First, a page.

Range map: Black wildebeest shown yellow Blue wildebeest shown blue Overlapping range shown brown
The wildebeests, also called gnus, are a genus of antelopes, scientific name Connochaetes. They belong to the family Bovidae, which includes antelopes, cattle, goats, sheep and other even-toed horned ungulates. Connochaetes includes two species, both native to Africa: the black wildebeest, or white-tailed gnu (C. gnou); and the blue wildebeest, or brindled gnu (C. taurinus). Fossil records suggest these two species diverged about one million years ago, resulting in a northern and a southern species. The blue wildebeest remained in its original range and changed very little from the ancestral species, while the black wildebeest changed more in order to adapt to its open grassland habitat in the south. The most obvious way of telling the two species apart are the differences in their colouring and in the way their horns are oriented.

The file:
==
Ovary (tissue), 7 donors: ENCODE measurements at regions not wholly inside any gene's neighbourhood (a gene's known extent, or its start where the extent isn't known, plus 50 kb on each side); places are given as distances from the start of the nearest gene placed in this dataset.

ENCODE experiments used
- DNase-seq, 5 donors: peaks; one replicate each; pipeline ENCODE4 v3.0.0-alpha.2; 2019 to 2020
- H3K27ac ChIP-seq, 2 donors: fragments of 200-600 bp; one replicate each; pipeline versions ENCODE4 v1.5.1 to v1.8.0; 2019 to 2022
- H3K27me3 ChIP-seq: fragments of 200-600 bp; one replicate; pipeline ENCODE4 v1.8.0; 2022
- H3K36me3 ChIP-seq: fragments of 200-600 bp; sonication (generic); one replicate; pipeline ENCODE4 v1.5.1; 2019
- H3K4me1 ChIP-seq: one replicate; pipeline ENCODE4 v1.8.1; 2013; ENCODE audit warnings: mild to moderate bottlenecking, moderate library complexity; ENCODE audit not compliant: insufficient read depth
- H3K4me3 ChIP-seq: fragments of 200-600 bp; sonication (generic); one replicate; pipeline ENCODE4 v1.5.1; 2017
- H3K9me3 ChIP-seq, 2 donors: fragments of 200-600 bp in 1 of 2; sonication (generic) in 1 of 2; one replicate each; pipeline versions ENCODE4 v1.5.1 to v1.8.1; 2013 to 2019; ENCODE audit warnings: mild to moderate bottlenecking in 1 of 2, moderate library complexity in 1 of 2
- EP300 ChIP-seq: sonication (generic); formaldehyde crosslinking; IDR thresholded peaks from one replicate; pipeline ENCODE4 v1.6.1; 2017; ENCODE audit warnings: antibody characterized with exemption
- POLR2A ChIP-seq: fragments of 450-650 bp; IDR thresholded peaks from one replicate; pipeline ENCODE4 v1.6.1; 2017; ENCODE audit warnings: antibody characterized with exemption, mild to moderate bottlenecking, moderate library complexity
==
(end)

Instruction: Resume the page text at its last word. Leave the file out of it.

In East Africa, the blue wildebeest is the most abundant big game species; some populations perform an annual migration to new grazing grounds, but the black wildebeest is merely nomadic. Breeding in both takes place over a short period of time at the end of the rainy season and the calves are soon active and are able to move with the herd, a fact necessary for their survival. Nevertheless, some fall prey to large carnivores, especially the spotted hyena. Wildebeest often graze in mixed herds with zebra which gives heightened awareness of potential predators. They are also alert to the warning signals emitted by other animals such as baboons. Wildebeest are a tourist attraction but compete with domesticated livestock for pasture and are sometimes blamed by farmers for transferring diseases and parasites to their cattle. Some illegal hunting goes on but the population trend is fairly stable and some populations are in national parks or on private land. The International Union for Conservation of Nature lists both as least-concern species.